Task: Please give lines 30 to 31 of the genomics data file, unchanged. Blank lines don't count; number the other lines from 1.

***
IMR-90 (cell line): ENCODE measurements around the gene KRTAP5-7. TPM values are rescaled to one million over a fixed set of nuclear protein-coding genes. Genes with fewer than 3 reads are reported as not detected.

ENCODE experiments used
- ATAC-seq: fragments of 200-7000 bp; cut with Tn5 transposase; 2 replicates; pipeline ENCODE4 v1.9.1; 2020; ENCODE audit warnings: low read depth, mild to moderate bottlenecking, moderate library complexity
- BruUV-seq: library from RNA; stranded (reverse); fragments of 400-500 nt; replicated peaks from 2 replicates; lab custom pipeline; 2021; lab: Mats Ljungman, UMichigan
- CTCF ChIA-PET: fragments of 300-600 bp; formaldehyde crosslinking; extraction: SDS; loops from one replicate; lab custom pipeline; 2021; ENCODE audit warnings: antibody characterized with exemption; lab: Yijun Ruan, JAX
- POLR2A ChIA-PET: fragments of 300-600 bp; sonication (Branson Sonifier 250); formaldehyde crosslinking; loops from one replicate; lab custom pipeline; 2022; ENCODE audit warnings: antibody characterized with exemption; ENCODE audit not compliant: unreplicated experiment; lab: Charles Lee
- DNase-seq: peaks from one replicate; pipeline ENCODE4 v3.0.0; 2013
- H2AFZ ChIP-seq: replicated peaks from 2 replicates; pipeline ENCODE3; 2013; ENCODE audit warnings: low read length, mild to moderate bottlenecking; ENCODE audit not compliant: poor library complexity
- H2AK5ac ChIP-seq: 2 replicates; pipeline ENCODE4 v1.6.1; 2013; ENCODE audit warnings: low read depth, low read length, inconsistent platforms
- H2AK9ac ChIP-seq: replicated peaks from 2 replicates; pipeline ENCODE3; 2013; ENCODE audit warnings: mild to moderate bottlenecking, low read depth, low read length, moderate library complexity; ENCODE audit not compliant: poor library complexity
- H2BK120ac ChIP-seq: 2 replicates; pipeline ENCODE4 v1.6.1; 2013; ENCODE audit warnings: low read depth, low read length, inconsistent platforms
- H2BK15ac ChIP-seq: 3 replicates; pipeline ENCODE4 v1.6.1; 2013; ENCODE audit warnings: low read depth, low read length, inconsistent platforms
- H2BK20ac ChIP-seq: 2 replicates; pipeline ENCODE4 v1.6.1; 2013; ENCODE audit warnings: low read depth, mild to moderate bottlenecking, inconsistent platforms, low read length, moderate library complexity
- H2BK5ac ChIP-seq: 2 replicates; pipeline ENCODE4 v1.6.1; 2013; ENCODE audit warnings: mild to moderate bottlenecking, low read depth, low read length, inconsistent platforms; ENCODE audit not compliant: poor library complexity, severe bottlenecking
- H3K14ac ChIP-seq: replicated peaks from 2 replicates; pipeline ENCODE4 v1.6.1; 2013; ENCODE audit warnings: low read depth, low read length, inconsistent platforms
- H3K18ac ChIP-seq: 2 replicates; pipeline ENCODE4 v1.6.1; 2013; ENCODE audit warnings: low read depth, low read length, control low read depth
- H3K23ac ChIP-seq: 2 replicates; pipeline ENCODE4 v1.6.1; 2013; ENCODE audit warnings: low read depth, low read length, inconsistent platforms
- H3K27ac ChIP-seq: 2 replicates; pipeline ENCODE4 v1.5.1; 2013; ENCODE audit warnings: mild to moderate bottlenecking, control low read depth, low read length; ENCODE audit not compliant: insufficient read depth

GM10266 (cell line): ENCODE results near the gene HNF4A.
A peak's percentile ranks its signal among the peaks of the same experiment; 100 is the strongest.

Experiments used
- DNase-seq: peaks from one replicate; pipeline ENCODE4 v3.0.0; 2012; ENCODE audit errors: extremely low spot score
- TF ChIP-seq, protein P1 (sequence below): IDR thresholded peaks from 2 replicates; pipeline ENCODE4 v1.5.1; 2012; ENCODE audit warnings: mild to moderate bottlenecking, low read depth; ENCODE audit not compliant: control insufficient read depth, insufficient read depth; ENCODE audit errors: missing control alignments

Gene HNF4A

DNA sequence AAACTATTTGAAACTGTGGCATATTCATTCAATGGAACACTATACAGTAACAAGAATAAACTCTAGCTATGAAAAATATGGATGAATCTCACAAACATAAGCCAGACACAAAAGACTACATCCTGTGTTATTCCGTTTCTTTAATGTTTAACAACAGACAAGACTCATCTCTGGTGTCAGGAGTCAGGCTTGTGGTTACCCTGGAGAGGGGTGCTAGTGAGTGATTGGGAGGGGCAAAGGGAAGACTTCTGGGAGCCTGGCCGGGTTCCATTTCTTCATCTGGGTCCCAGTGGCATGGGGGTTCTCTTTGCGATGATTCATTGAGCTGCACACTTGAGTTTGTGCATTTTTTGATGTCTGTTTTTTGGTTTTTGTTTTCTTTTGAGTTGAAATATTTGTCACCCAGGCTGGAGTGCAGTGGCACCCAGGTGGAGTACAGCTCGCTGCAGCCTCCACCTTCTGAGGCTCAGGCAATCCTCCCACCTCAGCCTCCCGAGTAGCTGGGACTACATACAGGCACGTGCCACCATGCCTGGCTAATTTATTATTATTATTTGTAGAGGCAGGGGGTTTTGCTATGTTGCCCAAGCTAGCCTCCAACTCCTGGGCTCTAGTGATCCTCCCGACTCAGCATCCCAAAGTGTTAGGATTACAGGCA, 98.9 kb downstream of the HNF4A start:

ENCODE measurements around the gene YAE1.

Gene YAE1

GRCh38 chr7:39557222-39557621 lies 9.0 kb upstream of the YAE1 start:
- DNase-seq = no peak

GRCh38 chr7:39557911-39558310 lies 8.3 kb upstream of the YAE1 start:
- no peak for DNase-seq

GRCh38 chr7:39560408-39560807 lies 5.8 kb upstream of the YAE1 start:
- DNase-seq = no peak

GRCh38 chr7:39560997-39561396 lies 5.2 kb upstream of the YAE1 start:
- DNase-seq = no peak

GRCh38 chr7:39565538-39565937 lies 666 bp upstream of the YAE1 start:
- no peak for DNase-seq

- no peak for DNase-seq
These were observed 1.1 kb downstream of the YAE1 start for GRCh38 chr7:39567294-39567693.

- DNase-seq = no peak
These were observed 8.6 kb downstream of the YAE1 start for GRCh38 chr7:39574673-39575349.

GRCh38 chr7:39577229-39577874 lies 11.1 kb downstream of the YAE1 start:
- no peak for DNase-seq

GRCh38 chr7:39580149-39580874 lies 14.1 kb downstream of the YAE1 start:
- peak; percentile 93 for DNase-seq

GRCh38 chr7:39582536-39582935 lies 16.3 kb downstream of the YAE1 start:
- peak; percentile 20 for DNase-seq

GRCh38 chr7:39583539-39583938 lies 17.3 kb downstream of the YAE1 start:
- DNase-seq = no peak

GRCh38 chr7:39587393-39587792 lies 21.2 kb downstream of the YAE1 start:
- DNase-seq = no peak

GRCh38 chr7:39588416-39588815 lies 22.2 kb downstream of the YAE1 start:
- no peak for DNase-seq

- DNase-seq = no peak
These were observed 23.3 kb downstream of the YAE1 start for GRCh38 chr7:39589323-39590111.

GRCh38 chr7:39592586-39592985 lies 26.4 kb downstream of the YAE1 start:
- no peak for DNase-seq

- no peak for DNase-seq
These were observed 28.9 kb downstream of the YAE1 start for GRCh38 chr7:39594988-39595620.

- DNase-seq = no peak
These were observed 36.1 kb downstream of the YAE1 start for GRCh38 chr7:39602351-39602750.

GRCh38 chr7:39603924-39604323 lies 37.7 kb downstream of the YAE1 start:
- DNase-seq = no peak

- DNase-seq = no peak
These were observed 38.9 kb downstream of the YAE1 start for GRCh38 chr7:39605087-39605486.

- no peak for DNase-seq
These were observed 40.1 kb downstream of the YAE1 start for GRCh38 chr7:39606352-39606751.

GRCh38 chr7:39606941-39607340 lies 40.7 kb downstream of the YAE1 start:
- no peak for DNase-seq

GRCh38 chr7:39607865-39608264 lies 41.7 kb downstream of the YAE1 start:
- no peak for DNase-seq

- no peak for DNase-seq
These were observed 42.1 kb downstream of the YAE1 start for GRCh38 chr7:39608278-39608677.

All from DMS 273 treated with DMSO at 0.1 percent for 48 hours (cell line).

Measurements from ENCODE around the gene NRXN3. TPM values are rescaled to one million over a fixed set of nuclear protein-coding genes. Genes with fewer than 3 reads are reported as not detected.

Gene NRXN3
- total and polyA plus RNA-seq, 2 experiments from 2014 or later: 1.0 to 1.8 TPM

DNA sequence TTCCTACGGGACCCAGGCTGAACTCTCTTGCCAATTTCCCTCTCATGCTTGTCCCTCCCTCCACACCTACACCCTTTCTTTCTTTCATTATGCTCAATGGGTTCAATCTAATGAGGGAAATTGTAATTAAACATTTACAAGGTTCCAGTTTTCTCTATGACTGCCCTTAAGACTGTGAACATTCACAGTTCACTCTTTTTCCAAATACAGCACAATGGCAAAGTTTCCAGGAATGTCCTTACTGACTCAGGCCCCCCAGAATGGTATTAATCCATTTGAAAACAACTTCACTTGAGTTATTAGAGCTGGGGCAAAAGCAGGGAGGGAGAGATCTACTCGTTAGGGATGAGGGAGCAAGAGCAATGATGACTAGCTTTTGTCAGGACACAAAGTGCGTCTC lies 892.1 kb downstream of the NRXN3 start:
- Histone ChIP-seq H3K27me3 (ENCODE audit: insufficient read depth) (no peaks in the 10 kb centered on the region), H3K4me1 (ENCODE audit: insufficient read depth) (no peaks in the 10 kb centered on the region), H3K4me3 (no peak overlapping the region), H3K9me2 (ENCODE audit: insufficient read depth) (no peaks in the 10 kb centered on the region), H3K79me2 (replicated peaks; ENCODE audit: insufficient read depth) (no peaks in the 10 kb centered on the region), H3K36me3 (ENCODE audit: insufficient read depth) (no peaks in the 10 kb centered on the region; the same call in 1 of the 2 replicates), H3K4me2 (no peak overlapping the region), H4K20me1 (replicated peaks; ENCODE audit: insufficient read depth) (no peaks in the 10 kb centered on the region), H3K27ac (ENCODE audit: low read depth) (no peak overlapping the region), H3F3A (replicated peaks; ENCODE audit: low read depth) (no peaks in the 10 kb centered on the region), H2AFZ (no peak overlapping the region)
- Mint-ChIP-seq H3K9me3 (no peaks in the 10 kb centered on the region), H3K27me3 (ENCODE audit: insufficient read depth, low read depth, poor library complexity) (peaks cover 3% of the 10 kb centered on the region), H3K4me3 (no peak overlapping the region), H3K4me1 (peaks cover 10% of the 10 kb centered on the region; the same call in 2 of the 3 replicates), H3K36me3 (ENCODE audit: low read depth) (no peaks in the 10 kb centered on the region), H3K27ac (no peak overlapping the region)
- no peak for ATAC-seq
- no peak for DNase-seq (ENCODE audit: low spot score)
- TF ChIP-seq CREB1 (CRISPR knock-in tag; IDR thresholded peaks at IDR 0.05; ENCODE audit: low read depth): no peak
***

GRCh38 chr7:39557911-39558310 lies 8.3 kb upstream of the YAE1 start:
- no peak for DNase-seq